About 13 percent of American children and young teens suffer from at least one mental health disorder, yet only about half have been seen by a mental health professional, according to a survey funded in part by the National Institute of Mental Health (NIMH) and published in the journal Pediatrics.
“We need to get these kids the help they need and determine what the best type of intervention to help kids from suffering needlessly,” NIMH researcher Dr. Kathleen R. Merikangas noted in a telephone interview with Reuters Health.
The problem, she said, is that there is a severe shortage of mental health professionals with expertise in child psychiatry in the US. “There simply aren’t enough child psychiatrists to go around. It’s an urgent crisis.”
Reuters reports that the survey, conducted from 2001 to 2004 among a nationally representative sample of 3,042 children aged 8 to 15, provides a comprehensive look at the rates of six common mental disorders: anxiety disorder, panic disorder, eating disorders (anorexia and bulimia), depression, attention-deficit/hyperactivity disorder (ADHD), and conduct disorder.
Among the specific disorders, 8.6 percent had ADHD, with boys more likely than girls to have the disorder; 3.7 percent had depression, with girls more likely than boys to have the disorder; 2.1 percent had conduct disorder; 0.7 percent had an anxiety disorder (generalized anxiety or panic disorder); and 0.1 percent had an eating disorder (anorexia or bulimia).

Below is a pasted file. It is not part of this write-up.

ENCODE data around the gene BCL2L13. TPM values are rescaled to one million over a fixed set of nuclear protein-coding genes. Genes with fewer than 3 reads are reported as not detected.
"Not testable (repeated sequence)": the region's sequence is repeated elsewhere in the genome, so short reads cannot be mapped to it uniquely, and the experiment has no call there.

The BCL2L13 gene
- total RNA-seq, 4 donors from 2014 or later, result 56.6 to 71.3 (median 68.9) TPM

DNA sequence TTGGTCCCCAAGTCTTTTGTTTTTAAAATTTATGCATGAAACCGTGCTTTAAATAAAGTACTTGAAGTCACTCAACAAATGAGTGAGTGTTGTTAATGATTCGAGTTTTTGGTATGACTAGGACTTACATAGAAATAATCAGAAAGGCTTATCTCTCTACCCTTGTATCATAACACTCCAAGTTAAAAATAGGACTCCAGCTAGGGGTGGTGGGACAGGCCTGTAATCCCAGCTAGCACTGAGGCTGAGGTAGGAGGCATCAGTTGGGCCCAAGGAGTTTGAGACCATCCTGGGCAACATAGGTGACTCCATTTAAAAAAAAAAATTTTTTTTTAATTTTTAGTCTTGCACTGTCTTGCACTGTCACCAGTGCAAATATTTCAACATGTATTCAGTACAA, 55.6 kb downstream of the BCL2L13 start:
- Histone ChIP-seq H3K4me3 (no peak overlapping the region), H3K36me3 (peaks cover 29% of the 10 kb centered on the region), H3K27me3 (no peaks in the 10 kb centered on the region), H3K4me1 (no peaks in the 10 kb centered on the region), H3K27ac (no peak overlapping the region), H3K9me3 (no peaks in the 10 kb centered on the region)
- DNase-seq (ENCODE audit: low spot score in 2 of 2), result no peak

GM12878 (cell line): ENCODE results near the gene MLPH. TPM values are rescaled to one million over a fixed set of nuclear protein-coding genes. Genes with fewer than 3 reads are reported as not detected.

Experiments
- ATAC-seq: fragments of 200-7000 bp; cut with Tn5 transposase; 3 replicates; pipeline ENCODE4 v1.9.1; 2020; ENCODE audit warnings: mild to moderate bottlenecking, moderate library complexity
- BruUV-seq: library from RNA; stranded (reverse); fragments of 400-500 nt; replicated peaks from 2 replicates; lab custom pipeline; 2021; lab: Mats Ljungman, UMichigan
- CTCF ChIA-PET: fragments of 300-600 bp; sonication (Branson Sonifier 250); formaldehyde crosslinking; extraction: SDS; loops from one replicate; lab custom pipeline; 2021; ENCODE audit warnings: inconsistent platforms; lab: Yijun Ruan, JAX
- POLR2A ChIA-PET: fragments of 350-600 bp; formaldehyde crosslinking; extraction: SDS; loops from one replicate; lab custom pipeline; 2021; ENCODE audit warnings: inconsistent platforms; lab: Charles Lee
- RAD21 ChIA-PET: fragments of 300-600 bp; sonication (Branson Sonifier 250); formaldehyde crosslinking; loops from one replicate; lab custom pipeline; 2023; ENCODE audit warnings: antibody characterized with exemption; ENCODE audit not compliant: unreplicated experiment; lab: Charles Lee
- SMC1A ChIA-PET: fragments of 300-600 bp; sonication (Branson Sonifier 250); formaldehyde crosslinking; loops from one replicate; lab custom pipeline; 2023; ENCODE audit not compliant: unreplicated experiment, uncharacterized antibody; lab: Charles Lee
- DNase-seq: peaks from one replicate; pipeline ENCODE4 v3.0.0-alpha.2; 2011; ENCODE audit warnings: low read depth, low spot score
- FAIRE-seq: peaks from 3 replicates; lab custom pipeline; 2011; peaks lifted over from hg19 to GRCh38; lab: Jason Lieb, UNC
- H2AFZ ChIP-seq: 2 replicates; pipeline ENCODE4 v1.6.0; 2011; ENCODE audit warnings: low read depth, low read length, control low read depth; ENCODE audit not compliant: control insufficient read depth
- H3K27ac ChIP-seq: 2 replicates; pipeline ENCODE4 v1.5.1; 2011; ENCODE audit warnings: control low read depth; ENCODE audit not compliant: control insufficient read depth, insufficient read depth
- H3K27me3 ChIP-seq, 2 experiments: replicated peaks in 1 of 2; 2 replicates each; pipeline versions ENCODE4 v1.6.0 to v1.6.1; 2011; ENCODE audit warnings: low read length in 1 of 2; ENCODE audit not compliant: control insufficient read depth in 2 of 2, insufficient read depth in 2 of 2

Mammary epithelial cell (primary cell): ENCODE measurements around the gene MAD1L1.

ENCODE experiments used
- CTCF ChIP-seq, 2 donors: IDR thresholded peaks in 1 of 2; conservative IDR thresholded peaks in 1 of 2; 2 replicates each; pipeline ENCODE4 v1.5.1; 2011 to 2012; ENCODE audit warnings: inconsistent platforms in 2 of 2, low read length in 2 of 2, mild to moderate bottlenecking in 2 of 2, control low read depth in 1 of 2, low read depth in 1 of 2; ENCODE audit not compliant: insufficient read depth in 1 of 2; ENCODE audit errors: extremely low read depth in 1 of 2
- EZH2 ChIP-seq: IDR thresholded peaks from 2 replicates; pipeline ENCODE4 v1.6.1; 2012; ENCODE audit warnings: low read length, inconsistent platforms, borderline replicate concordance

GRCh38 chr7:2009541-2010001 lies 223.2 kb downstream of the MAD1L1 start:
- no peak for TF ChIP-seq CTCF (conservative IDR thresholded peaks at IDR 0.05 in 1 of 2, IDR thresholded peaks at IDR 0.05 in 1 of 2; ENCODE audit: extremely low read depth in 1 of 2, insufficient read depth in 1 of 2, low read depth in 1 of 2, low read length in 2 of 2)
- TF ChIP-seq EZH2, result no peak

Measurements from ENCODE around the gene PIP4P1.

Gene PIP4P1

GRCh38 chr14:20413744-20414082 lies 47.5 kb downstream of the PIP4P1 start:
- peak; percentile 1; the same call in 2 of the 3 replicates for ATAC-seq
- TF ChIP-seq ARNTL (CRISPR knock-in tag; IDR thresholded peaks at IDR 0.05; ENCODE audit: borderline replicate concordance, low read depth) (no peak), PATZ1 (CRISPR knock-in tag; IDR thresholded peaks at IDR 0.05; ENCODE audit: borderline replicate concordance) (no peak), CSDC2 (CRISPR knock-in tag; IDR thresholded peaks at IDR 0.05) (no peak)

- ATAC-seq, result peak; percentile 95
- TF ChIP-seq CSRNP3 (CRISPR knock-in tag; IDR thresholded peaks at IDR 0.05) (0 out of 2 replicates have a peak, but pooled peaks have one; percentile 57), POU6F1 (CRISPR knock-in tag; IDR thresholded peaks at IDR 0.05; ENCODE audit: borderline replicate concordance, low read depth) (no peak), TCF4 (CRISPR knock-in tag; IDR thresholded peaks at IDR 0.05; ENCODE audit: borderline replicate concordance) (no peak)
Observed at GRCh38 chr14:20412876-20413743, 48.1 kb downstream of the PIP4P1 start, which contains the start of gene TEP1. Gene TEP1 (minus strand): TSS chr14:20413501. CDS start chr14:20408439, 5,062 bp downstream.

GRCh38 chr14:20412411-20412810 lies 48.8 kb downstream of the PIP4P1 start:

With the exception of ADHD, those rates, Merikangas noted in an NIMH-issued statement, are lower that some other surveys have found, although they are comparable to rates in certain studies.
A closer look at the data revealed that children and teenagers of a lower socioeconomic status were more likely to report any disorder, particularly ADHD, while those of a higher socioeconomic status were more likely to report having an anxiety disorder.
Mexican-Americans had significantly higher rates of mood disorders than whites or African-Americans, but overall, few ethnic differences in rates of disorders emerged.
Overall, 55 percent of those with a mental disorder had consulted with a mental health professional. Only 32 percent of youth with an anxiety disorder sought treatment.
African-Americans and Mexican-Americans were significantly less likely to seek treatment than whites, highlighting the need to identify and remove barriers to treatment for minority youth, the researchers note.
“We need to raise awareness that most of the problems that we see in adults in terms of depression, anxiety, substance abuse, even psychosis, begin in adolescence, some in childhood,” Merikangas told Reuters Health. “We need to identify these kids so that we can prevent these conditions from interfering their development—and life.”